The $3 billion NZX-owned funds management business is doubling down on growth efforts in the face of a shareholder critique with the addition of two new senior roles.
Last week the NZX named Thom Bentley as Smartshares head of institutional sales while the stock exchange operator is also on the hunt for a head of product and investments – another newly-created position.
Hugh Stevens, NZX head of funds management, said the new investment role would bring in-house some services currently outsourced to consultancy firm MyFiduciary, such as asset allocation and macro-economic research.
Stevens said the new position would also include oversight of NZX third-party fund relationships with managers such as Vanguard, Nikko, PIMCO and Dimensional Fund Advisors.
“We’ve had a good level of interest so far from New Zealand and offshore candidates,” he said.
According to the official description, the new NZX job covers:
- liaising with the investment committee, recommending changes and reviewing market developments;
- stress testing of each fund in accordance with regualtory standards;
- asset allocation across the SuperLife and Smartshares diversified funds;
- identification, monitoring and appointment of external managers;
- liquidity and portfolio management of cash funds and currency hedging;
- client meetings and presentations; and,
- Investment seminars and investment commentary.
The NZX came under fire last week from Chris Swasbrook, head of Auckland-based boutique global equities manager, Elevation Capital, for its funds management strategies.
Swasbrook was seeking a boardroom spill to pressure the NZX to sell its funds business.
However, in a letter to shareholders NZX chair, James Miller, says: “New Zealand’s fund management sector has significant growth potential, and maximising the growth of our superannuation, KiwiSaver and exchange traded funds products is a priority. Growing these passive products underpins the development of NZX, and the broader public market, while supporting several of our key strategic initiatives. These businesses are important for delivering earnings growth.”
The latest NZX data shows Smartshares has $2.67 billion under management, of which $1.8 billion is sourced from SuperLife. All up, the NZX funds business manages over $3 billion including the $400 million or so SuperLife money invested outside of Smartshares.
Meanwhile, Bentley, who has run his own third-party fund marketing business – Remarkable Capital – since 2004, officially takes up the new Smartshares institutional investment sales role next Monday.
“Smartshares has appointed Thom to develop our support for institutional investors, both from a product and client service perspective,” Stevens said. “With our rapidly growing scale, we are now able to meet wholesale and institutional investors expectations on pricing, reporting and client service.”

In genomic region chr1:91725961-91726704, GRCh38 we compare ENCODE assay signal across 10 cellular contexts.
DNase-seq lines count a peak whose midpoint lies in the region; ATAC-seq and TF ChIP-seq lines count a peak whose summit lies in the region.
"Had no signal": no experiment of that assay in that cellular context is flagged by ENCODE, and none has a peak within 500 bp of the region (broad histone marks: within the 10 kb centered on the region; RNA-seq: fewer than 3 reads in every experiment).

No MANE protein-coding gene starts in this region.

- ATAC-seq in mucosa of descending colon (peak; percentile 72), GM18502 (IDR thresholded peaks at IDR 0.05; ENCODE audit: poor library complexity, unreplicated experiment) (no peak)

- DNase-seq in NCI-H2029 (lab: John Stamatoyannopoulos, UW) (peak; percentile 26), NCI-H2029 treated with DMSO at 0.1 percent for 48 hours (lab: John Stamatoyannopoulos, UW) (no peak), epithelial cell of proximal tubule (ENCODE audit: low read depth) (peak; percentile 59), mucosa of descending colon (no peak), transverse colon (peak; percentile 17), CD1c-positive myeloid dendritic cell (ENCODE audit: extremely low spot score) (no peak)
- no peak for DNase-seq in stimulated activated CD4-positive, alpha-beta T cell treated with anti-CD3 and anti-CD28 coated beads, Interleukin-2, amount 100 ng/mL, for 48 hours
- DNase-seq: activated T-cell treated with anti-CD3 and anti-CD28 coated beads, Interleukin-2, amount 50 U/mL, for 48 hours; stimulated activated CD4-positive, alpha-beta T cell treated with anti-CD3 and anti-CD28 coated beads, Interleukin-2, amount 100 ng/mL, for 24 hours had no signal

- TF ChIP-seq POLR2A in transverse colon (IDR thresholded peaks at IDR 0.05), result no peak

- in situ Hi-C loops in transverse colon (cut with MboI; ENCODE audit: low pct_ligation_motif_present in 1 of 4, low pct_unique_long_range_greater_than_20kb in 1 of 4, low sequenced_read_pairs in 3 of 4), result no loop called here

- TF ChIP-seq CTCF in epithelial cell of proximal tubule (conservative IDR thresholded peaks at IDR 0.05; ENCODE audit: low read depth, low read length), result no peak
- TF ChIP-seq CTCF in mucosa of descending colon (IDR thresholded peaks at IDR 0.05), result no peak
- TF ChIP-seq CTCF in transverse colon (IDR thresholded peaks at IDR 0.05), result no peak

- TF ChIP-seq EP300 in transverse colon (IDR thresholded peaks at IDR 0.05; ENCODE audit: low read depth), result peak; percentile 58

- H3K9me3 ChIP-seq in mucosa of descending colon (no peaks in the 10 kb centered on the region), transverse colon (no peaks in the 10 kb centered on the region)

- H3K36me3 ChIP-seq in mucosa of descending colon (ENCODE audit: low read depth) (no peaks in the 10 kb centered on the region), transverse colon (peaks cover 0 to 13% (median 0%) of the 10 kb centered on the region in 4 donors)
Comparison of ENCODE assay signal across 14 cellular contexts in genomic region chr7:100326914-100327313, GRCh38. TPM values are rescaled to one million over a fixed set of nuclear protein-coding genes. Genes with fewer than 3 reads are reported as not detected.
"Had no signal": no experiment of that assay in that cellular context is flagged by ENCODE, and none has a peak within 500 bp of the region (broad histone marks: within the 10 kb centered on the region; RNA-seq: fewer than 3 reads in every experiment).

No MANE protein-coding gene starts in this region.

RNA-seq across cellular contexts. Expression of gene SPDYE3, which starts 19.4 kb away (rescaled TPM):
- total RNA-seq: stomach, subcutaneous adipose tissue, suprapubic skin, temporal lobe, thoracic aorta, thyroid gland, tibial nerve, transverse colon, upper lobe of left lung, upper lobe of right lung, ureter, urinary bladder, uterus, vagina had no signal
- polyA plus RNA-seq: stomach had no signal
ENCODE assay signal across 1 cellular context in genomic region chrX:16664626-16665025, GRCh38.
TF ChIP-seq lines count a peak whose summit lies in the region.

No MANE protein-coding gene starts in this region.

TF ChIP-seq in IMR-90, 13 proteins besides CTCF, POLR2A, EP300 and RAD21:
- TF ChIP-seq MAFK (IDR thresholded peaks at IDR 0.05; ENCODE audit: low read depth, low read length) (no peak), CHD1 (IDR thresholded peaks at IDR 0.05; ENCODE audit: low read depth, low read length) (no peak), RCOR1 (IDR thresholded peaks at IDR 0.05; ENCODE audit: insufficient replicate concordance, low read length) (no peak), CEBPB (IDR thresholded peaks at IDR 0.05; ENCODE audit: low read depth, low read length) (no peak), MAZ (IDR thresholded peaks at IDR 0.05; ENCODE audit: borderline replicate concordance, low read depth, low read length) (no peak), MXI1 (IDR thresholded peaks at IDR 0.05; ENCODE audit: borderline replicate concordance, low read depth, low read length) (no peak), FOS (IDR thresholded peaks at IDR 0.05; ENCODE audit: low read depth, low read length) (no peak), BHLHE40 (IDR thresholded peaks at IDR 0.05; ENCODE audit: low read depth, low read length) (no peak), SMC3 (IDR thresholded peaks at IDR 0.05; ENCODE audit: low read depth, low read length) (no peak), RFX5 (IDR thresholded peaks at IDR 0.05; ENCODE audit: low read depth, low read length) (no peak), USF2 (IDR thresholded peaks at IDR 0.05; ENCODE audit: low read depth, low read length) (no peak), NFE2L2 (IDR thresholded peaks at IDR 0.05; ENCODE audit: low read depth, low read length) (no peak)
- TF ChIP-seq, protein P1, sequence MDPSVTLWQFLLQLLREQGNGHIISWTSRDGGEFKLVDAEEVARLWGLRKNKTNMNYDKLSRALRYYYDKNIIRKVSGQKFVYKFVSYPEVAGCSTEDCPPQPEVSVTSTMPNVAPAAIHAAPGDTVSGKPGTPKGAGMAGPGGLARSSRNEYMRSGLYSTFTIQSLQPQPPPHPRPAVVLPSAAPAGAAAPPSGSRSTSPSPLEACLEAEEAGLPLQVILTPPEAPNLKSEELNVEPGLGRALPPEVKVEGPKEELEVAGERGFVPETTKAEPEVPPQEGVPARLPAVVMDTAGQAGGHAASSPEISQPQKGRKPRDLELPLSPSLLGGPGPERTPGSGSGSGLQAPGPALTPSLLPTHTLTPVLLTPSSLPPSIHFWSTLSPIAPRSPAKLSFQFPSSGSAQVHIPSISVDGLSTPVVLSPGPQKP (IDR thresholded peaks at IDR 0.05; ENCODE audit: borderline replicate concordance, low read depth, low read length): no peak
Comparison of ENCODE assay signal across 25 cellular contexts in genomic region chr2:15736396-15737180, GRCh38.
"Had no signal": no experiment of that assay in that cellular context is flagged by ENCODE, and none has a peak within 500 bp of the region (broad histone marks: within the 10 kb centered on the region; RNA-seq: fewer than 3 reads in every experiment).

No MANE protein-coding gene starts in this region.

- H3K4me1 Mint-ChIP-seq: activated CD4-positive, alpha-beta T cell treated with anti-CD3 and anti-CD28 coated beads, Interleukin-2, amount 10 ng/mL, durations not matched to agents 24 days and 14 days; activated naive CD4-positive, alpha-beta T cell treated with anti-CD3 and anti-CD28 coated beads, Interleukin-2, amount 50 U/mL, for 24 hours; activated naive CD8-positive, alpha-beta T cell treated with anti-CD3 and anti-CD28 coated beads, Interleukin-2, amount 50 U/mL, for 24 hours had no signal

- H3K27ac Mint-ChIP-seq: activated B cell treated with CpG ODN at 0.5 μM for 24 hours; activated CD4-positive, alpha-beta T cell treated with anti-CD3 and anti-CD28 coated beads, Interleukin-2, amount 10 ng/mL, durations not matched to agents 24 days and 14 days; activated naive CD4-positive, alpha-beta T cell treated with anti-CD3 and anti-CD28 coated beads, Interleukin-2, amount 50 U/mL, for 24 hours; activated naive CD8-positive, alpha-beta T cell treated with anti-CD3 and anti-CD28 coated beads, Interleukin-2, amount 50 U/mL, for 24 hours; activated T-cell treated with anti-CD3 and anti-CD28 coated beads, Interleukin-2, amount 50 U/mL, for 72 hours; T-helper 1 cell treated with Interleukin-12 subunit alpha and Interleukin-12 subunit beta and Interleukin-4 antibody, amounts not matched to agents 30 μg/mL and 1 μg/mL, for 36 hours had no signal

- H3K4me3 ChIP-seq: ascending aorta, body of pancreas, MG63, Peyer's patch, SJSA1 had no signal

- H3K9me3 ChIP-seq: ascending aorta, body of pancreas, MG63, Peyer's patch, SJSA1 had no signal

Bentley was also involved in a thwarted effort to launch a diversified exchange-traded fund (ETF) business, dubbed EBT Capital, last year. EBT folded this April citing lack of demand and the recent arrival of a couple of competing aggressively-priced passive fund offerings.
Stevens said both the Smartshares and SuperLife ranges were finding interest from wholesale investors including iwi. He said the group had translated a product disclosure statement (PDS) into Māori, which required some linguistic creativity.
“For example, we had to think about how to describe ‘risk’ in Māori,” Stevens said, while other concepts such as ‘asset allocation’ also pushed the Te Reo boat out further.
SuperLife, meanwhile, expanded offshore recently in a deal to run the new retirement savings scheme of Nauru. The once-wealthy Pacific island nation of Nauru – built on the back of, now-depleted, rich guano resources – selected SuperLife in July to administer a compulsory savings scheme to house approximately 10,000 members.
Nauru Super is due to start next January with contributions set at 10 per cent, split equally between employee and employer. This July the Nauru government increased all “citizen salaries by five per cent” to compensate for the new super contributions.
A Nauru government announcement says SuperLife was selected following “a review of a number of Australian and New Zealand superannuation operators who were able to offer an Australian dollar fund for Nauru Super”. Nauru uses the Australian dollar as local currency.
Today, Nauru is more famous for the asylum-seeker detention centre run on behalf of the Australian government. Last month ABC reported that the Australian government had spent about $5 billion in total on the asylum centres in Nauru and Manus (part of Papua New Guinea).
Post independence in 1968, Nauru managed a sovereign wealth fund that peaked at almost NZ$2 billion before blowing the lot in a series of poor investments. In 2015, Nauru reseeded a new sovereign wealth fund with contributions from the island’s government as well as China and Australia.
The ‘Intergenerational trust fund for the people of the republic of Nauru’ currently manages about $60 million via a Mercer growth fund.
In August the Nauru fund agreed to appoint a NZ representative to its committee.